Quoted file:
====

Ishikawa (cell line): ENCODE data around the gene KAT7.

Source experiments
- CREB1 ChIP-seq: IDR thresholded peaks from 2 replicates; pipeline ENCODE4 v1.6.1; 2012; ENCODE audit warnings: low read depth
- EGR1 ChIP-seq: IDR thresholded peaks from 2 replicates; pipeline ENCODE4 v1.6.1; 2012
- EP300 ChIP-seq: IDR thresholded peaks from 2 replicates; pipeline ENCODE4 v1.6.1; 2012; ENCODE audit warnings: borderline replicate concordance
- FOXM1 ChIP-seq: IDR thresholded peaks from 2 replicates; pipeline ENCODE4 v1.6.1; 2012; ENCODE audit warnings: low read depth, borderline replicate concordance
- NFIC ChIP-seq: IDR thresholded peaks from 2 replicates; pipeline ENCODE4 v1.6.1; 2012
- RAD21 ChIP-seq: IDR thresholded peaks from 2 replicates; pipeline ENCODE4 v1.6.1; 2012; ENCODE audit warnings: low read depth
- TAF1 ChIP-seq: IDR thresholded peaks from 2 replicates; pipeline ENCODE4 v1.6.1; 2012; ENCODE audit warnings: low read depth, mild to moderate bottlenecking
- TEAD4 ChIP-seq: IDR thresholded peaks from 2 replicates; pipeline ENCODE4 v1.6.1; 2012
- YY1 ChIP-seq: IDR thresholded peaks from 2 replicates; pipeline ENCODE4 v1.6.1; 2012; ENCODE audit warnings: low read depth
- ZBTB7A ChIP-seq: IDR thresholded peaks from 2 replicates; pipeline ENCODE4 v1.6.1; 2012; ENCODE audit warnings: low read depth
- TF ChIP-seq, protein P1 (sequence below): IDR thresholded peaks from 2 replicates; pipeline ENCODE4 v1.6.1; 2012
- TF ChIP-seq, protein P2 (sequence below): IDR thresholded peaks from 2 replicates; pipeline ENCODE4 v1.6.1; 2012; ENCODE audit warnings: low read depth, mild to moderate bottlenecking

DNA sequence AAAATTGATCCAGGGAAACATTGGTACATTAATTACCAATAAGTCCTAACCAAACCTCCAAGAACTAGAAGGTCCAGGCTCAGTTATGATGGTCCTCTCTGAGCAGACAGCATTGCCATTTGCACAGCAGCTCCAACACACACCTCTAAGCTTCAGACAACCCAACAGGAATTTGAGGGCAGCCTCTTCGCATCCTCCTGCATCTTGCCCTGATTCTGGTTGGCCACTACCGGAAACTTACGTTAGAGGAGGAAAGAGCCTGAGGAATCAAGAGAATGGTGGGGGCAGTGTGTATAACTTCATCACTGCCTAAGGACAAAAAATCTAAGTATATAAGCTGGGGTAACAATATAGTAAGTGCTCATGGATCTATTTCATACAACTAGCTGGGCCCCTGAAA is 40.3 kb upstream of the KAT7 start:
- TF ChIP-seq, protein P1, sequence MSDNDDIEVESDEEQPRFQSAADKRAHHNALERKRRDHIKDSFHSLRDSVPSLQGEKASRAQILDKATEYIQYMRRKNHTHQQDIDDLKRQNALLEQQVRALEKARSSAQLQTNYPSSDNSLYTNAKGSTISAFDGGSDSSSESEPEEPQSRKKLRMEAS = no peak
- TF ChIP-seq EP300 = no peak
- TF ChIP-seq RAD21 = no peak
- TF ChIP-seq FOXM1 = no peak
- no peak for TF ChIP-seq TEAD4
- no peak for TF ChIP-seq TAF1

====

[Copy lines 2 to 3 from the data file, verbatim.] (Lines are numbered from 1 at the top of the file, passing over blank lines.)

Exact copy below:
Source experiments
- CREB1 ChIP-seq: IDR thresholded peaks from 2 replicates; pipeline ENCODE4 v1.6.1; 2012; ENCODE audit warnings: low read depth